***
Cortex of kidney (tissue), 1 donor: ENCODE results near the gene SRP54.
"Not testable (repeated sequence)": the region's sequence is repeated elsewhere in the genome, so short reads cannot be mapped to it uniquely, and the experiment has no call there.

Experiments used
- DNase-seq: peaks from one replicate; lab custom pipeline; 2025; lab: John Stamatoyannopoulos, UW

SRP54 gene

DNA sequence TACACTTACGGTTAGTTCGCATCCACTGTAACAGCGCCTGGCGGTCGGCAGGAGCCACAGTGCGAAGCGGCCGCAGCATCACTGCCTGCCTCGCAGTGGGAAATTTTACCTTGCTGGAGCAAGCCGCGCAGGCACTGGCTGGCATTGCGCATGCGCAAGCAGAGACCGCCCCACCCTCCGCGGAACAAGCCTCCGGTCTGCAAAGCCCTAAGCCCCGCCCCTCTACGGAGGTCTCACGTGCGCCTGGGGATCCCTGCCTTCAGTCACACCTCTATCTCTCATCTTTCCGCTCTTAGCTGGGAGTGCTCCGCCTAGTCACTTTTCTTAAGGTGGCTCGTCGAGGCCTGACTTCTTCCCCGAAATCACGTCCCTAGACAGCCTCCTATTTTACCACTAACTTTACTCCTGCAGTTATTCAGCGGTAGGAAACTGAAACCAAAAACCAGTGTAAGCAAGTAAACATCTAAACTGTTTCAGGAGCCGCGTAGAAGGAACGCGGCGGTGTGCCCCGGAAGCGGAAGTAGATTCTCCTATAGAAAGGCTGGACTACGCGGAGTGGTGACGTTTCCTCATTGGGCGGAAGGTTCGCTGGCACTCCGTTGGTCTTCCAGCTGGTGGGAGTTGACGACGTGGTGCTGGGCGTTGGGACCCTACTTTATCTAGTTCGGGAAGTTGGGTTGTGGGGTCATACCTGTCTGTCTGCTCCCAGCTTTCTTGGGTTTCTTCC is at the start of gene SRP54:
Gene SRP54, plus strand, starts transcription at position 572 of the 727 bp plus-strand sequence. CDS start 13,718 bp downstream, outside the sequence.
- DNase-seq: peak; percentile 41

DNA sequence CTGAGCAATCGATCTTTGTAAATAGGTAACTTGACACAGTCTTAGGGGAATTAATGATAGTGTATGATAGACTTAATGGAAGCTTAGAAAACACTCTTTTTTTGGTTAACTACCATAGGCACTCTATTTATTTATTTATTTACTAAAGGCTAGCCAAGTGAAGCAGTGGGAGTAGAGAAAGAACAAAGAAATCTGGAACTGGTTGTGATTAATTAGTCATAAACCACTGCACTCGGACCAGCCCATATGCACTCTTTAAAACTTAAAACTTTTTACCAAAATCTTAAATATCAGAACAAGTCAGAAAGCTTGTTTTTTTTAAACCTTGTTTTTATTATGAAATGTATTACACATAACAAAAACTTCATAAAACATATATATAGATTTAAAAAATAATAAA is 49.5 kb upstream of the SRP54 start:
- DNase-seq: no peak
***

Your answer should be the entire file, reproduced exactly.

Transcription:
Cortex of kidney (tissue), 1 donor: ENCODE results near the gene SRP54.
"Not testable (repeated sequence)": the region's sequence is repeated elsewhere in the genome, so short reads cannot be mapped to it uniquely, and the experiment has no call there.

Experiments used
- DNase-seq: peaks from one replicate; lab custom pipeline; 2025; lab: John Stamatoyannopoulos, UW

SRP54 gene

DNA sequence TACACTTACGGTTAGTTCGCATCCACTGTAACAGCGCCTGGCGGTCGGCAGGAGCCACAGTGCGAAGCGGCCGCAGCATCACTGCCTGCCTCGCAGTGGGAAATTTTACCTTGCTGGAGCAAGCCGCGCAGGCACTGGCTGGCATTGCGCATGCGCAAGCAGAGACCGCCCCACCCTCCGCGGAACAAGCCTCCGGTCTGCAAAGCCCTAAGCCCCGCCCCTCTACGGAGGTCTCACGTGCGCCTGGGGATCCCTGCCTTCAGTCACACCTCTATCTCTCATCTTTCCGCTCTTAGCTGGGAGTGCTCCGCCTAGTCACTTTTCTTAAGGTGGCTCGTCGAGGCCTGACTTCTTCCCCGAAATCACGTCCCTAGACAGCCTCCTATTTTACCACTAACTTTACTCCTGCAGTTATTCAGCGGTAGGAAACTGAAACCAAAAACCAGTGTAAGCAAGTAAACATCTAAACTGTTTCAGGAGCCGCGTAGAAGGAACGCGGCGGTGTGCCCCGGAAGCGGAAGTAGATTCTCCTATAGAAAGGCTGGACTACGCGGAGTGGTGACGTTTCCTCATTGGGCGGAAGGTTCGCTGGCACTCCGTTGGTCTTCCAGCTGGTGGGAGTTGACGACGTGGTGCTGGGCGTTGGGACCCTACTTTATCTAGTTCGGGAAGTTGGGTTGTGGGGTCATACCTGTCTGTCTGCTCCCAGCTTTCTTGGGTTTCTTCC is at the start of gene SRP54:
Gene SRP54, plus strand, starts transcription at position 572 of the 727 bp plus-strand sequence. CDS start 13,718 bp downstream, outside the sequence.
- DNase-seq: peak; percentile 41

DNA sequence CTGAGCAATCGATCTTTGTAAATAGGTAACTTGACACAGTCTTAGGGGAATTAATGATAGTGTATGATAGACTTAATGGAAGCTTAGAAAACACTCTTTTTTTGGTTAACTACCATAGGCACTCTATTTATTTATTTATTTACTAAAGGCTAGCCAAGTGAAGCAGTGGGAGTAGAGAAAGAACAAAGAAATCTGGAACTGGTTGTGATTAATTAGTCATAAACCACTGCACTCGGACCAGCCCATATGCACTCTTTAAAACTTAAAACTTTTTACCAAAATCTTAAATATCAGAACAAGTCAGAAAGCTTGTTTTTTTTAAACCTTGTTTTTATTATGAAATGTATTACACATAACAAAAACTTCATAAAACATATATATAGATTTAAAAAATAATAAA is 49.5 kb upstream of the SRP54 start:
- DNase-seq: no peak